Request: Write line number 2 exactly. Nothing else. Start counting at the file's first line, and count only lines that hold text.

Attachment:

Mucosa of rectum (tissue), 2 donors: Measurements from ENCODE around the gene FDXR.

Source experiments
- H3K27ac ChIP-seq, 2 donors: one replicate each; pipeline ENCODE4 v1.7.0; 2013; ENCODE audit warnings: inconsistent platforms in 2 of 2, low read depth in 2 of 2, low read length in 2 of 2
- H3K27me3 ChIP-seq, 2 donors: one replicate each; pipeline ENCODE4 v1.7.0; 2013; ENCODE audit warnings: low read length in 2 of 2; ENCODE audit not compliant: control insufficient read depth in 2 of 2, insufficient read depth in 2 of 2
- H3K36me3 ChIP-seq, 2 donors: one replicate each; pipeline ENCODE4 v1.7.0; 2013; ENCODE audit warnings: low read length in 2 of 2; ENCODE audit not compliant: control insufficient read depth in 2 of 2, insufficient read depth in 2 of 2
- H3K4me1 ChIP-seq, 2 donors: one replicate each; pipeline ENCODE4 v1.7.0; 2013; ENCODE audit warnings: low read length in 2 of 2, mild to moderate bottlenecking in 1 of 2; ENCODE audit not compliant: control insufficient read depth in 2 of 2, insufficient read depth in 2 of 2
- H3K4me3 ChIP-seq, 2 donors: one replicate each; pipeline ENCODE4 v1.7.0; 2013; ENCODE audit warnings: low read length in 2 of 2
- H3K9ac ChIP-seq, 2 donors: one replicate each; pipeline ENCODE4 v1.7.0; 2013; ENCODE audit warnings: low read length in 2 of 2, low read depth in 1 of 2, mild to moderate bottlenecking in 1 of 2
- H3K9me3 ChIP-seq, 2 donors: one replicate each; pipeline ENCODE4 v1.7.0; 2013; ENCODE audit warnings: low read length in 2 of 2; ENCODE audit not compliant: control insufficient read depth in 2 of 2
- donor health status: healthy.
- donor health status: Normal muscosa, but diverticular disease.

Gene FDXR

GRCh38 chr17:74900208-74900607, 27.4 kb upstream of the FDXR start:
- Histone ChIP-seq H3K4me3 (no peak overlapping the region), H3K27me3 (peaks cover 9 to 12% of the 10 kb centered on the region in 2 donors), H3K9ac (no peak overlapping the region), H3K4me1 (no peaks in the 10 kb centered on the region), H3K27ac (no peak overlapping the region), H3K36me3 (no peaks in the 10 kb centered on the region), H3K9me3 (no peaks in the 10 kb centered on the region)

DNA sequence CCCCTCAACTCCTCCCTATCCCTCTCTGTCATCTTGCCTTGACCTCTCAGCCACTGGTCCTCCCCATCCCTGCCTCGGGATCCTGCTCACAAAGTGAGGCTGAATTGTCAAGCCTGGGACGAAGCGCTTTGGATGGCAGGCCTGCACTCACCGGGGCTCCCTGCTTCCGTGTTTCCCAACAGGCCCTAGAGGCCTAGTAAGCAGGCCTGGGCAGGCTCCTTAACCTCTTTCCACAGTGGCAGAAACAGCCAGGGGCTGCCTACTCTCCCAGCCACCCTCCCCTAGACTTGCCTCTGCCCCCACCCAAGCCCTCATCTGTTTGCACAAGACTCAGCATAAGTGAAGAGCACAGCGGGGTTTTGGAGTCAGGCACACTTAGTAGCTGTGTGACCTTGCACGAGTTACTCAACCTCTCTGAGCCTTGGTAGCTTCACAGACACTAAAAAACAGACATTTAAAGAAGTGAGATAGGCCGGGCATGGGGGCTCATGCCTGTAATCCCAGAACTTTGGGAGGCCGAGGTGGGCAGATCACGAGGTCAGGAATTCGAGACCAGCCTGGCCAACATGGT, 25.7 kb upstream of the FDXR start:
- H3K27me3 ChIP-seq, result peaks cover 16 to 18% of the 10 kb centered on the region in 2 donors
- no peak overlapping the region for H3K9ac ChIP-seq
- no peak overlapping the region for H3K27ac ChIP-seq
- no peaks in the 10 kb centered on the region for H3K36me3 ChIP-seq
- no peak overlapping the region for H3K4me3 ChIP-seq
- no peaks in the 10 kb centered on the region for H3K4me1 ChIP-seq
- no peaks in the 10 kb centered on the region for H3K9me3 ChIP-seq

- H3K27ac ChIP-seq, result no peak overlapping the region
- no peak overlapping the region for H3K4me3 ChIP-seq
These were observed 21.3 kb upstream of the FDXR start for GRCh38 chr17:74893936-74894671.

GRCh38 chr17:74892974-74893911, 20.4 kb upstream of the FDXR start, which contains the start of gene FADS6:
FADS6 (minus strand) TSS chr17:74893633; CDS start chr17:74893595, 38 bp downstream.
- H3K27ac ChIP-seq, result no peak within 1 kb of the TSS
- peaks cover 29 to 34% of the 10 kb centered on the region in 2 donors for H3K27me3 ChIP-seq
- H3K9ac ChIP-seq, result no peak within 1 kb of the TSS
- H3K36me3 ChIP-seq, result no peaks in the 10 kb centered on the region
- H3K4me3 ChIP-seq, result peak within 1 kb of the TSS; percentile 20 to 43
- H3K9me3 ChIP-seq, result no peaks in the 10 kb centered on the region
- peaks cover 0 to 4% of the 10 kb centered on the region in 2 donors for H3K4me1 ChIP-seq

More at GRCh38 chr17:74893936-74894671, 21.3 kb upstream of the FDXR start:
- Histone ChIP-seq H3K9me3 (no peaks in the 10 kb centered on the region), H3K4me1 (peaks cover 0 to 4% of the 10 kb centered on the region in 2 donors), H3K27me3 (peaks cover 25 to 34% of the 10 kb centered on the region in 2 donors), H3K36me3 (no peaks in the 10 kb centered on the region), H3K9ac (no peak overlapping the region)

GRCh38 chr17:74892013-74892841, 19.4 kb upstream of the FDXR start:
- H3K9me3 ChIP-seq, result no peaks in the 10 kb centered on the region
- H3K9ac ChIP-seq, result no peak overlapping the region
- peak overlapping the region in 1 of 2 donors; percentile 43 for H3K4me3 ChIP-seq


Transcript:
Source experiments